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PLoS One. 2020 Jan 23;15(1):e0227817. doi: 10.1371/journal.pone.0227817. eCollection 2020.

Tissue-resident macrophages can be generated de novo in adult human skin from resident progenitor cells during substance P-mediated neurogenic inflammation ex vivo.

Author information

1
Monasterium Laboratory GmbH, Münster, Germany.
2
Department of Dermatology, Kagoshima University Graduate School of Medical and Dental Sciences, Kagoshima, Japan.
3
Centre for Dermatology Research and NIHR Manchester Biomedical Research Centre University of Manchester, Manchester, United Kingdom.
4
Dr. Phillip Frost Department of Dermatology and Cutaneous Surgery, University of Miami Miller School of Medicine, Miami, Florida, United States of America.
5
Division of Cell Matrix Biology and Regenerative Medicine, University of Manchester, Manchester, United Kingdom.

Abstract

Besides monocyte (MO)-derived macrophages (MACs), self-renewing tissue-resident macrophages (trMACs) maintain the intracutaneous MAC pool in murine skin. Here, we have asked whether the same phenomenon occurs in human skin using organ-cultured, full-thickness skin detached from blood circulation and bone marrow. Skin stimulation ex vivo with the neuropeptide substance P (SP), mimicking neurogenic skin inflammation, significantly increased the number of CD68+MACs in the papillary dermis without altering intracutaneous MAC proliferation or apoptosis. Since intraluminal CD14+MOs were undetectable in the non-perfused dermal vasculature, new MACs must have differentiated from resident intracutaneous progenitor cells in human skin. Interestingly, CD68+MACs were often seen in direct cell-cell-contact with cells expressing both, the hematopoietic stem cell marker CD34 and SP receptor (neurokinin-1 receptor [NK1R]). These cell-cell contacts and CD34+cell proliferation were up-regulated in SP-treated skin samples. Collectively, our study provides the first evidence that resident MAC progenitors, from which mature MACs can rapidly differentiate within the tissue, do exist in normal adult human skin. That these NK1R+trMAC-progenitor cells quickly respond to a key stress-associated neuroinflammatory stimulus suggests that this may satisfy increased local MAC demand under conditions of wounding/stress.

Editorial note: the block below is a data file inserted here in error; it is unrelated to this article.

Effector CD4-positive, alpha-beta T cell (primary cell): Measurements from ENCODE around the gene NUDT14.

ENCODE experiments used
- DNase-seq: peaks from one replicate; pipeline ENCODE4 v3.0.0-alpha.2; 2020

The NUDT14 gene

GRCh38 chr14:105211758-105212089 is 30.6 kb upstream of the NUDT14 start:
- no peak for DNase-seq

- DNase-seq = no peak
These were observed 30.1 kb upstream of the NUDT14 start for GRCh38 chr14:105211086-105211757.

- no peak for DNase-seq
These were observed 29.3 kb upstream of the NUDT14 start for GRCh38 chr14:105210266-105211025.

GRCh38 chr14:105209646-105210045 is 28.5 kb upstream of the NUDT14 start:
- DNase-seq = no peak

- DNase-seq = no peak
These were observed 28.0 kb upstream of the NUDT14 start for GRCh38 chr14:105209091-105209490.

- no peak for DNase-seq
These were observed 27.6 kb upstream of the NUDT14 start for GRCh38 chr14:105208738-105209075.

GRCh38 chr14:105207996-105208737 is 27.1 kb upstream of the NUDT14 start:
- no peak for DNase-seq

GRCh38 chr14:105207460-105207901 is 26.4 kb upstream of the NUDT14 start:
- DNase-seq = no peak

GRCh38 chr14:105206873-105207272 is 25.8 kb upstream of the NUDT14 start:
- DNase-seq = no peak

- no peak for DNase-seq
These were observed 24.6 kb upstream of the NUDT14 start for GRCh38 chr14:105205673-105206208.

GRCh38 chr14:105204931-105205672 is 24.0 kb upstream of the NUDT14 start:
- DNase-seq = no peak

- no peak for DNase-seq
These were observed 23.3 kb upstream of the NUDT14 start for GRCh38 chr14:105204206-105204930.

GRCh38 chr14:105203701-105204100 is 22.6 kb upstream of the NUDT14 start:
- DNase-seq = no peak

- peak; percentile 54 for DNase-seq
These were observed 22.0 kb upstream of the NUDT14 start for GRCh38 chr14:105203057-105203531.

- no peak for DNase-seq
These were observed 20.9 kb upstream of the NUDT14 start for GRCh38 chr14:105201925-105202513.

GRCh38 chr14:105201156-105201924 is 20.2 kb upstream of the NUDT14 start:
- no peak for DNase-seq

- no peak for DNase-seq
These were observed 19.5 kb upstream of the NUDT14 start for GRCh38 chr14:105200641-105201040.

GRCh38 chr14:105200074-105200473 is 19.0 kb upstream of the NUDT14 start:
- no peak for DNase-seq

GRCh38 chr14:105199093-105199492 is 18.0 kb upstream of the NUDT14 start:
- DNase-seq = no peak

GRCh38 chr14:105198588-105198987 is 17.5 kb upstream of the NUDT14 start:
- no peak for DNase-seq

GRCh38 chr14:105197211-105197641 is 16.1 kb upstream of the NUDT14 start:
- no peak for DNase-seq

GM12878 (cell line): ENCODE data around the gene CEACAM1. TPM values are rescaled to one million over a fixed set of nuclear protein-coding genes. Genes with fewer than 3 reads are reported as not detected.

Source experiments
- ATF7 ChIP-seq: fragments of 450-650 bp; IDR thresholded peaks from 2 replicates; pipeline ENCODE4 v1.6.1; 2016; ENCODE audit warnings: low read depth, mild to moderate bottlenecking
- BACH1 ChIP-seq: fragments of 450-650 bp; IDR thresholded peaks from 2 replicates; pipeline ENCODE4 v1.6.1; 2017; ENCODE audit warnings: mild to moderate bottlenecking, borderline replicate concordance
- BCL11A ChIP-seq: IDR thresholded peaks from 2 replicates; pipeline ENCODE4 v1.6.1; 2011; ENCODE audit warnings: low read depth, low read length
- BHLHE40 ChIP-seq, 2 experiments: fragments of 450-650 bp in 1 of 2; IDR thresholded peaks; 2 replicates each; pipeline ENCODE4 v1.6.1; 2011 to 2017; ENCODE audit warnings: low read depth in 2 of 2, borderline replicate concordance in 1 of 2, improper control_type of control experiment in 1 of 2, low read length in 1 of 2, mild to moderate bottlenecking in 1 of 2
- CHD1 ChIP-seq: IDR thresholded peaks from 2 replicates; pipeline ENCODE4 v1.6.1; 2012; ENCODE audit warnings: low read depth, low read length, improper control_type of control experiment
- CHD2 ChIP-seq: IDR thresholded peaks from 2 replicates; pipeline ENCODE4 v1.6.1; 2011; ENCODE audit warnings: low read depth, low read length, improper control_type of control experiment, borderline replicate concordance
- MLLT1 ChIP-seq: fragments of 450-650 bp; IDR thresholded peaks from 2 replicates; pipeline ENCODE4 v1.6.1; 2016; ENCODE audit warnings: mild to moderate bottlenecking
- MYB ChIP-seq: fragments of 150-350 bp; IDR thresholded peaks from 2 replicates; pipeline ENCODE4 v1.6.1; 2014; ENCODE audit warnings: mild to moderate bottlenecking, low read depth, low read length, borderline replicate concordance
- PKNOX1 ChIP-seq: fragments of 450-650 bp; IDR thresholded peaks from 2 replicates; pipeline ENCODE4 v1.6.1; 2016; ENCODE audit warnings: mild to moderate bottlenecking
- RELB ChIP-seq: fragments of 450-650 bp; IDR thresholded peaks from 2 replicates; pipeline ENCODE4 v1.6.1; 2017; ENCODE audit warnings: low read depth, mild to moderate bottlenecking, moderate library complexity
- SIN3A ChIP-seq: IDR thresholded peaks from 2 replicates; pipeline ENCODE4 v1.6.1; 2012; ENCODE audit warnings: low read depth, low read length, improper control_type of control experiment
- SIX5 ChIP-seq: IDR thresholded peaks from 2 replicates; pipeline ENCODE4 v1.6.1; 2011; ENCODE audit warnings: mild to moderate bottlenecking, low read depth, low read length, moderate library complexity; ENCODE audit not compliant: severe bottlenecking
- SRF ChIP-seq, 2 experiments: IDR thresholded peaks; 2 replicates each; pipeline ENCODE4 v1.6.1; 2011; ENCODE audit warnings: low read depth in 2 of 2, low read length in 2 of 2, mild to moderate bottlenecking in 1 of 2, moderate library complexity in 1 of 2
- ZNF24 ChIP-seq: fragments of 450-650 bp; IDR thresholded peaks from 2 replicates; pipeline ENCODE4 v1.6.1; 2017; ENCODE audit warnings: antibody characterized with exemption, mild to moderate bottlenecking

Conflict of interest statement

The authors have read the journal's policy and the authors of this manuscript have the following competing interest: MB and JC are or were employed of Monasterium Laboratory GmbH. JG is a paid employee of Monasterium Laboratory GmbH, Münster. RP is the founder and CEO of Monasterium laboratory. This does not alter our adherence to PLOS ONE policies on sharing data and materials.

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